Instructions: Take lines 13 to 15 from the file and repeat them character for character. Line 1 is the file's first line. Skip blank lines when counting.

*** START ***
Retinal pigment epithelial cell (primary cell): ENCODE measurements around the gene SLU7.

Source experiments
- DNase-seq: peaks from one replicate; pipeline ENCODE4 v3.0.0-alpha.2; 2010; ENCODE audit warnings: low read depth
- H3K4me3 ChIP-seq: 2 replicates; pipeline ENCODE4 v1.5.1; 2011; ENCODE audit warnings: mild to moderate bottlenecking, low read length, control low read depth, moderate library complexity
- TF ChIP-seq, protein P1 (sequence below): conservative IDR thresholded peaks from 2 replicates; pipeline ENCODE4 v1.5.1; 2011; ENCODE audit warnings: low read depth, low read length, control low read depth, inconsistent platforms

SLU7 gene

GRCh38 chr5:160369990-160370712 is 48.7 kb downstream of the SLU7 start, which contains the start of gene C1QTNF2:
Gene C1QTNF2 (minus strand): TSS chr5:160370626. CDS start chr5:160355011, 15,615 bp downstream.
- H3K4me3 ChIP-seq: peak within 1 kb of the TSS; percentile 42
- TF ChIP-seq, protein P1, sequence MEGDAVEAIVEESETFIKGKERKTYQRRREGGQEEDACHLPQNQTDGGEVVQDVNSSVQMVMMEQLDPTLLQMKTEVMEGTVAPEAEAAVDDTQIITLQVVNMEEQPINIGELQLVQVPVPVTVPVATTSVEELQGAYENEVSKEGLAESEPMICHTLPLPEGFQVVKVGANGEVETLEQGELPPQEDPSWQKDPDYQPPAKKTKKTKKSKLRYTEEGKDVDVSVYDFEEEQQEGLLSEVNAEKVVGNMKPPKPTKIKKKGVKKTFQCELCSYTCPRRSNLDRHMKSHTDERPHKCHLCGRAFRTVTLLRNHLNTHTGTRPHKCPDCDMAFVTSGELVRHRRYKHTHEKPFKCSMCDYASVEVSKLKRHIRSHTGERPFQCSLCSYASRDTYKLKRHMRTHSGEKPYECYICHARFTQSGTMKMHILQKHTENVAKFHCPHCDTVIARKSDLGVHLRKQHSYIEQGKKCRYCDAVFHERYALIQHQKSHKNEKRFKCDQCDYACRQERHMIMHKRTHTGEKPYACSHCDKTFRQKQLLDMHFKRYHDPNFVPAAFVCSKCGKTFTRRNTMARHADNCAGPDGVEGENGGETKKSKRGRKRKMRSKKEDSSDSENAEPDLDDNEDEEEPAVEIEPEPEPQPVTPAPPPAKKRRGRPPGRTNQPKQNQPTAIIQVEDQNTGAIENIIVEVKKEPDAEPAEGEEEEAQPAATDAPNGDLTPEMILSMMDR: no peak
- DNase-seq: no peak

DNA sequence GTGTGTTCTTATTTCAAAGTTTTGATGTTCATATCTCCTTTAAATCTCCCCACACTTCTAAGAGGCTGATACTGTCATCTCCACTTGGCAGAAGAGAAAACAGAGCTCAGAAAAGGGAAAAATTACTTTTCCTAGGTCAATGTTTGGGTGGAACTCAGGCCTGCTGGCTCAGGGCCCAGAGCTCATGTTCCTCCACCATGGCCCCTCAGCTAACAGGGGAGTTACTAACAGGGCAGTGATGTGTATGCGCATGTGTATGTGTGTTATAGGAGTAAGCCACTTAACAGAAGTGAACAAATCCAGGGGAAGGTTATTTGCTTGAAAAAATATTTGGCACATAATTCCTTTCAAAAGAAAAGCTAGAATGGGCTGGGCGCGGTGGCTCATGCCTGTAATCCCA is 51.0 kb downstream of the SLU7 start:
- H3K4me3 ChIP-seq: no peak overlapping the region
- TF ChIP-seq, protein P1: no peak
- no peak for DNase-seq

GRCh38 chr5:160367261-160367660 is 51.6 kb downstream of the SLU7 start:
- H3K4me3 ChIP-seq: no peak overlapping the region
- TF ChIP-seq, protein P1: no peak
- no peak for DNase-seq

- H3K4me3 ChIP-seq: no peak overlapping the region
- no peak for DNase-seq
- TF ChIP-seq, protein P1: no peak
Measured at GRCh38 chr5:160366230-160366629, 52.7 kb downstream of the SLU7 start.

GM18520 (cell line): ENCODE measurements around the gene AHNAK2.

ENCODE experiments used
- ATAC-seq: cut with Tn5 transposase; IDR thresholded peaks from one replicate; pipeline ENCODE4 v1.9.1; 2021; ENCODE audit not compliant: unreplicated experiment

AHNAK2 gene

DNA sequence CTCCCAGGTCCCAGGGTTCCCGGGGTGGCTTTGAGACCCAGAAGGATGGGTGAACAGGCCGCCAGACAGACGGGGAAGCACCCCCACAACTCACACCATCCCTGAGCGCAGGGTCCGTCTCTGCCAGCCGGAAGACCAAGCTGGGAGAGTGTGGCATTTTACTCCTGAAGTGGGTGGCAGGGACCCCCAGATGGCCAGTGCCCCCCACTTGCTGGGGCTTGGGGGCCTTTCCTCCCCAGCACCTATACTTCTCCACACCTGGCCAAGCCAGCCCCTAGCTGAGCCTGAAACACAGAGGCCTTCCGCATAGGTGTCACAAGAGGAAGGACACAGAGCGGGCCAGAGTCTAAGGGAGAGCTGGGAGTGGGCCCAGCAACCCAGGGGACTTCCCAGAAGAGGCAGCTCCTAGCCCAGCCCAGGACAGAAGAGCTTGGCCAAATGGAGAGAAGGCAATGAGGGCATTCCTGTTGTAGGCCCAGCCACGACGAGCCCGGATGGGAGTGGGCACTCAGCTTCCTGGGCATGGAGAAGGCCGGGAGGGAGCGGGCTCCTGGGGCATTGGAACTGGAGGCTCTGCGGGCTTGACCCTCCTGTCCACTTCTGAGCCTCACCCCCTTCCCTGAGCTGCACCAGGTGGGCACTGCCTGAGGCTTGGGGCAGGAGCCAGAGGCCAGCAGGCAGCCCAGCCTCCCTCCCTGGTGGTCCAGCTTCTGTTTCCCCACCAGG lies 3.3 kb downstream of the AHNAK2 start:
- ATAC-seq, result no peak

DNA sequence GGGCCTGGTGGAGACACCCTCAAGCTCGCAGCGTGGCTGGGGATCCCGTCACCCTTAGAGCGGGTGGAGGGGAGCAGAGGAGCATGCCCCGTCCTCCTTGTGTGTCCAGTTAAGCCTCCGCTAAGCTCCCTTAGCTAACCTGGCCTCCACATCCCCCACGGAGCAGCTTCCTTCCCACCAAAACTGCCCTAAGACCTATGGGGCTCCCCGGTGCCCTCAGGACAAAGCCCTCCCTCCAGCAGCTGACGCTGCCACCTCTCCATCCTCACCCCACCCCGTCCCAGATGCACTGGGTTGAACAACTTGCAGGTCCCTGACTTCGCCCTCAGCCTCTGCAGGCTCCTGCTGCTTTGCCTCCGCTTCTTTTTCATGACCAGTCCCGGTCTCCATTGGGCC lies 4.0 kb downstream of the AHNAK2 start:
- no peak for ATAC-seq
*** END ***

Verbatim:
- H3K4me3 ChIP-seq: no peak overlapping the region
- TF ChIP-seq, protein P1: no peak
- no peak for DNase-seq